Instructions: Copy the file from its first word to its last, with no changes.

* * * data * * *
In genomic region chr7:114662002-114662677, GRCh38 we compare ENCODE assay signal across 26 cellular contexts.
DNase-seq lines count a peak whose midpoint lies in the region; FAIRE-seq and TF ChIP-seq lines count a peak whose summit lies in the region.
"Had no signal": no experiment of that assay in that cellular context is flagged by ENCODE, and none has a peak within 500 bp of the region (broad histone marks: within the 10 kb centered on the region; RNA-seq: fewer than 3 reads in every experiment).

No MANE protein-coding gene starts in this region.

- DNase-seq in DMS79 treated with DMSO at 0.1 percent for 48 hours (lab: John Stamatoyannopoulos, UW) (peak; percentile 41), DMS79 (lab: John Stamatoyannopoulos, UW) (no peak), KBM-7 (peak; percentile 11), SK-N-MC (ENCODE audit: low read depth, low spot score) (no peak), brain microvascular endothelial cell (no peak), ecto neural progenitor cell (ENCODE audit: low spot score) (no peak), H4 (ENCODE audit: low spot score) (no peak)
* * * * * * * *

In genomic region chr7:114662002-114662677, GRCh38 we compare ENCODE assay signal across 26 cellular contexts.
DNase-seq lines count a peak whose midpoint lies in the region; FAIRE-seq and TF ChIP-seq lines count a peak whose summit lies in the region.
"Had no signal": no experiment of that assay in that cellular context is flagged by ENCODE, and none has a peak within 500 bp of the region (broad histone marks: within the 10 kb centered on the region; RNA-seq: fewer than 3 reads in every experiment).

No MANE protein-coding gene starts in this region.

- DNase-seq in DMS79 treated with DMSO at 0.1 percent for 48 hours (lab: John Stamatoyannopoulos, UW) (peak; percentile 41), DMS79 (lab: John Stamatoyannopoulos, UW) (no peak), KBM-7 (peak; percentile 11), SK-N-MC (ENCODE audit: low read depth, low spot score) (no peak), brain microvascular endothelial cell (no peak), ecto neural progenitor cell (ENCODE audit: low spot score) (no peak), H4 (ENCODE audit: low spot score) (no peak)